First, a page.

8. In the rich families, 26 percent of children under 5 are stunted and 12 percent are wasted. Undernutrition is not just a symptom of poverty. Poverty has decreased considerably since 2010, falling from 49% to around 25% in 2016. However, hunger still persists.[10]
  9. Micronutrient shortcomings lead to "Hidden Hunger`.[10]
  10. Environmental disasters, if they have been ignored could increase food insecurity. Moreover, flooding,rural unemployment, lack of education and training in sustainable agricultural methods caused soil degradation that affects rice production.[10]

StatisticsEdit

Hunger in Bangladesh middle and lower class population is growing at a fast rate compared to other south Asian countries and hunger is still an issue.[11] Bangladesh has improved economically but still faces national huge hunger problem with approximately 40 million close to starvation.[12] Global Hunger Index is ranking system that measures hunger globally, regionally, and by country.[13] Bangladesh currently ranks 90 out of 118 countries.[14] Children suffering from chronic hunger are dying every 5 seconds.[14]

ChildrenEdit

Food Security Nutritional Surveillance Project conducted studies vulnerable zones: coastal belt, eastern hills, hoar region, Padma chars, northern chars. In total there were 14,712 children from 6–59 months of aged who suffered from food insecurity.[2] Majority of the children who suffer from hunger live in rural areas making up 94% of the experiment.[2]

AdultsEdit

Hunger and malnutrition not only effect the children but also older individuals; a study in Matlab which is located 55 km south east of Dhaka 850 elderly people greater than 60 years of age were part of the survey data.[15] During the duration of the experiment 63 died due to hunger and 11 individuals migrated.[15] The results showed that due to hunger women were more likely to develop chronic illnesses.[15] The chronic illnesses that were developed were tied to the malnourishment they had as children.[15]

Locational dataEdit

Seasonal hunger is known as "monga" in some rural areas of Bangladesh, specifically in the northwest.[16] This region, also referred to as the greater Rangpur region, completely relies on a select few major rice crops.[16] The issue with this comes from the fact that this limited number of crops only covers nine months out of the year, leaving the people of this region with an extreme food shortage for the months of September to November.[16] A second, lesser "monga" happens annually a few months before the main and more damaging "monga" in the latter half of each year.[17] The lesser "monga" lasts for roughly a month, occurring from mid-April to mid-March.[17]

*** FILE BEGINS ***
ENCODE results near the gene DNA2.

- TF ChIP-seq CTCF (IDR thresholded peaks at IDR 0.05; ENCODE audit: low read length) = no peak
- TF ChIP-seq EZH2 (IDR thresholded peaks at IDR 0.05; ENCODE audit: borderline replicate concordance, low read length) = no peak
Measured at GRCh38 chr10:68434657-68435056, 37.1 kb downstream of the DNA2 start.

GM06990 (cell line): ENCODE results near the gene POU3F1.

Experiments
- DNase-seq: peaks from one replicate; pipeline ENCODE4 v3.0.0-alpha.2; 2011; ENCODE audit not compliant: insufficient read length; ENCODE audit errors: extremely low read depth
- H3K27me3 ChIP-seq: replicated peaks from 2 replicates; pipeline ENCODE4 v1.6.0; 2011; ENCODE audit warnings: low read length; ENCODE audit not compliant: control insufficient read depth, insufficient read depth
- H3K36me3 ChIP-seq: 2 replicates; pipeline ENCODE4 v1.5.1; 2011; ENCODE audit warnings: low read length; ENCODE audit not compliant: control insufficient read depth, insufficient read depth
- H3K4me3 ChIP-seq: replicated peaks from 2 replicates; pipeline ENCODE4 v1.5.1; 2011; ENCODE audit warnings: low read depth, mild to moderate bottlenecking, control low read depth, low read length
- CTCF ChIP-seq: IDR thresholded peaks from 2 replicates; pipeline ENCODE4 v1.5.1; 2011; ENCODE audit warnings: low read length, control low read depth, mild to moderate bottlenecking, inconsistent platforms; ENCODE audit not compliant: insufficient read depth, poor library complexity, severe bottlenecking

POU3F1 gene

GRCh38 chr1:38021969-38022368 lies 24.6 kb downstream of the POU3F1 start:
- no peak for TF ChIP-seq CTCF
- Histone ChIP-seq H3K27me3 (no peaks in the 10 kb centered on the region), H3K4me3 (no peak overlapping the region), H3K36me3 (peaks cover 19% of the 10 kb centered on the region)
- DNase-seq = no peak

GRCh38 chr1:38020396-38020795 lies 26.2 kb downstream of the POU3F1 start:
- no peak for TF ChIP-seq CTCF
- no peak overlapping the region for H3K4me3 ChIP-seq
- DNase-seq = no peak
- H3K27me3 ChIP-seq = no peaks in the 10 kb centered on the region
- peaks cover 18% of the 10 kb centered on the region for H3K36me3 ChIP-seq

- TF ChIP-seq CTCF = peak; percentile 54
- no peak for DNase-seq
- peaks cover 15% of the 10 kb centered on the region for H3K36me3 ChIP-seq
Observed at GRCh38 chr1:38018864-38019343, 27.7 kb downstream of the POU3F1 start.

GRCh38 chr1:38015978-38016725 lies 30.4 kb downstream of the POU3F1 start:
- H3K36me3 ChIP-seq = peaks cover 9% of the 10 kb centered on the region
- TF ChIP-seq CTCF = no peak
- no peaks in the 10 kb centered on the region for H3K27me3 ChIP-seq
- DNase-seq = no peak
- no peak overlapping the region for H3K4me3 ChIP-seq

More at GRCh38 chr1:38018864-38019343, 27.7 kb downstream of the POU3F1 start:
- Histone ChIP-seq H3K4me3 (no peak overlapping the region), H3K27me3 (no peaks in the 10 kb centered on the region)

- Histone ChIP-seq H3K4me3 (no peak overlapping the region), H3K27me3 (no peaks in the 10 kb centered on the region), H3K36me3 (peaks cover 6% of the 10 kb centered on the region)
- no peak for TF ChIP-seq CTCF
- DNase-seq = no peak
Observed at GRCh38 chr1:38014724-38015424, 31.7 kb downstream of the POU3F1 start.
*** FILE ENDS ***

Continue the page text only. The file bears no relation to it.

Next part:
Historical dataEdit

The population below the minimum level of energy consumption in the diet (also known as the prevalence of the undernourishment) shows the percentage of the population whose food intake is insufficient to continuously meet the requirements of food energy. The data shown as 5 represents a prevalence of undernourishment less than 5%.[18]

Bangladesh Hunger Statistics
Year % of Population Annual Change
2018 13.00% −0.50%
2017 13.50% −0.60%
2016 14.10% −0.80%
2015 14.90% 0.40%
2014 14.50% 0.30%
2013 14.20% 0.40%
2012 13.80% −0.10%
2011 13.90% 0.10%
2010 13.80% −0.10%
2009 13.90% 0.20%
2008 13.70% −0.30%
2007 14.00% 0.10%
2006 13.90% −0.40%
2005 14.30% −0.20%
2004 14.50% −0.50%
2003 15.00% −0.20%
2002 15.20% −0.80%
2001 16.00% −0.80%

Global Hunger IndexEdit

The Global Hunger index (GHI) is a means of calculating and tracing hunger and undernutrition at global, regional, and national levels.

 
Global hunger index

GHI Severity ScaleEdit

Indicator Severity scale[19]
GHI ≥50: extremely alarming

35–49.9: alarming

20–34.9: serious

10–19.9: moderate